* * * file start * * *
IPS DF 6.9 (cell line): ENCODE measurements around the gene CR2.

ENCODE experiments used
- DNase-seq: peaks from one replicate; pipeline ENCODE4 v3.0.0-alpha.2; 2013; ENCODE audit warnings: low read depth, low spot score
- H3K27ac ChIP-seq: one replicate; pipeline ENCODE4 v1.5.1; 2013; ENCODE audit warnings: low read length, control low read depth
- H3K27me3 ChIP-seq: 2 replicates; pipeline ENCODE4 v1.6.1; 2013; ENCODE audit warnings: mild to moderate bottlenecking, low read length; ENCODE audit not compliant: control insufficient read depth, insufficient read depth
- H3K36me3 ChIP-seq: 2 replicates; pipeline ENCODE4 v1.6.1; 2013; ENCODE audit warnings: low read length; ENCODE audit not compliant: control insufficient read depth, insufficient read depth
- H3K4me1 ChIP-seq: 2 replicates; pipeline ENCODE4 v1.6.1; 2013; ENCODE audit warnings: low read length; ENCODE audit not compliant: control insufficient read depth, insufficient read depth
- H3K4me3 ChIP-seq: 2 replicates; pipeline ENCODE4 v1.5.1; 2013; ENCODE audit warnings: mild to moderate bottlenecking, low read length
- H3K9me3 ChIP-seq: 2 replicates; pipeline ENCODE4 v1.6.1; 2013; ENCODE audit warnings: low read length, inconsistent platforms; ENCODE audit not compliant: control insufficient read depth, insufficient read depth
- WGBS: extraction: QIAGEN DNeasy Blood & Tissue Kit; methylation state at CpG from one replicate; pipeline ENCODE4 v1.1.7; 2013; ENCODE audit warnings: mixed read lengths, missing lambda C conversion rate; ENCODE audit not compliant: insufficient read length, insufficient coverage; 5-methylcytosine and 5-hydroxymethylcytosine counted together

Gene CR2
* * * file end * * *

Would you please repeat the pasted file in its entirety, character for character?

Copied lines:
IPS DF 6.9 (cell line): ENCODE measurements around the gene CR2.

ENCODE experiments used
- DNase-seq: peaks from one replicate; pipeline ENCODE4 v3.0.0-alpha.2; 2013; ENCODE audit warnings: low read depth, low spot score
- H3K27ac ChIP-seq: one replicate; pipeline ENCODE4 v1.5.1; 2013; ENCODE audit warnings: low read length, control low read depth
- H3K27me3 ChIP-seq: 2 replicates; pipeline ENCODE4 v1.6.1; 2013; ENCODE audit warnings: mild to moderate bottlenecking, low read length; ENCODE audit not compliant: control insufficient read depth, insufficient read depth
- H3K36me3 ChIP-seq: 2 replicates; pipeline ENCODE4 v1.6.1; 2013; ENCODE audit warnings: low read length; ENCODE audit not compliant: control insufficient read depth, insufficient read depth
- H3K4me1 ChIP-seq: 2 replicates; pipeline ENCODE4 v1.6.1; 2013; ENCODE audit warnings: low read length; ENCODE audit not compliant: control insufficient read depth, insufficient read depth
- H3K4me3 ChIP-seq: 2 replicates; pipeline ENCODE4 v1.5.1; 2013; ENCODE audit warnings: mild to moderate bottlenecking, low read length
- H3K9me3 ChIP-seq: 2 replicates; pipeline ENCODE4 v1.6.1; 2013; ENCODE audit warnings: low read length, inconsistent platforms; ENCODE audit not compliant: control insufficient read depth, insufficient read depth
- WGBS: extraction: QIAGEN DNeasy Blood & Tissue Kit; methylation state at CpG from one replicate; pipeline ENCODE4 v1.1.7; 2013; ENCODE audit warnings: mixed read lengths, missing lambda C conversion rate; ENCODE audit not compliant: insufficient read length, insufficient coverage; 5-methylcytosine and 5-hydroxymethylcytosine counted together

Gene CR2